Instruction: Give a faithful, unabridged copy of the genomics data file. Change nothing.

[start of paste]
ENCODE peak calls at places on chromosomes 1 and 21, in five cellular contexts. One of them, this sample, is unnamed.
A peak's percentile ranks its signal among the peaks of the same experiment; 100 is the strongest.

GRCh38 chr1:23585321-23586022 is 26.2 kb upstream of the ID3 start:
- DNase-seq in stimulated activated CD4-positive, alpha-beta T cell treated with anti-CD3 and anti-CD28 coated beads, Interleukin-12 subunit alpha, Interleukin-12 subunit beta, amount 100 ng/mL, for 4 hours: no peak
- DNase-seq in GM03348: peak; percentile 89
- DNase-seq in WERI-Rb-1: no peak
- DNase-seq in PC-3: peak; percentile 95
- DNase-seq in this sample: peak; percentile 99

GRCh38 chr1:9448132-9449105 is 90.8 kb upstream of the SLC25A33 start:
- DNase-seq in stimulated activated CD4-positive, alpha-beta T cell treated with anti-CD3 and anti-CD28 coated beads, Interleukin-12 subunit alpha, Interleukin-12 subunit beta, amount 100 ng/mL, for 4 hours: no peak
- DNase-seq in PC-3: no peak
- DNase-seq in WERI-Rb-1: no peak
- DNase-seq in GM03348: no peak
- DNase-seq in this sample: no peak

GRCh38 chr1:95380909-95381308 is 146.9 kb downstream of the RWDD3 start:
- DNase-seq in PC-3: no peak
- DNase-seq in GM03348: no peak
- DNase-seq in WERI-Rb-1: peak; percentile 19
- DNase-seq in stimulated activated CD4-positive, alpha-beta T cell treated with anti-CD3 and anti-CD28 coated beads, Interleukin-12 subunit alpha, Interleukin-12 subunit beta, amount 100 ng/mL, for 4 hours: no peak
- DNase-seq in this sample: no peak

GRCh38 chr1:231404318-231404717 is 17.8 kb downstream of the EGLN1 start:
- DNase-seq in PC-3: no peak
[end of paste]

ENCODE peak calls at places on chromosomes 1 and 21, in five cellular contexts. One of them, this sample, is unnamed.
A peak's percentile ranks its signal among the peaks of the same experiment; 100 is the strongest.

GRCh38 chr1:23585321-23586022 is 26.2 kb upstream of the ID3 start:
- DNase-seq in stimulated activated CD4-positive, alpha-beta T cell treated with anti-CD3 and anti-CD28 coated beads, Interleukin-12 subunit alpha, Interleukin-12 subunit beta, amount 100 ng/mL, for 4 hours: no peak
- DNase-seq in GM03348: peak; percentile 89
- DNase-seq in WERI-Rb-1: no peak
- DNase-seq in PC-3: peak; percentile 95
- DNase-seq in this sample: peak; percentile 99

GRCh38 chr1:9448132-9449105 is 90.8 kb upstream of the SLC25A33 start:
- DNase-seq in stimulated activated CD4-positive, alpha-beta T cell treated with anti-CD3 and anti-CD28 coated beads, Interleukin-12 subunit alpha, Interleukin-12 subunit beta, amount 100 ng/mL, for 4 hours: no peak
- DNase-seq in PC-3: no peak
- DNase-seq in WERI-Rb-1: no peak
- DNase-seq in GM03348: no peak
- DNase-seq in this sample: no peak

GRCh38 chr1:95380909-95381308 is 146.9 kb downstream of the RWDD3 start:
- DNase-seq in PC-3: no peak
- DNase-seq in GM03348: no peak
- DNase-seq in WERI-Rb-1: peak; percentile 19
- DNase-seq in stimulated activated CD4-positive, alpha-beta T cell treated with anti-CD3 and anti-CD28 coated beads, Interleukin-12 subunit alpha, Interleukin-12 subunit beta, amount 100 ng/mL, for 4 hours: no peak
- DNase-seq in this sample: no peak

GRCh38 chr1:231404318-231404717 is 17.8 kb downstream of the EGLN1 start:
- DNase-seq in PC-3: no peak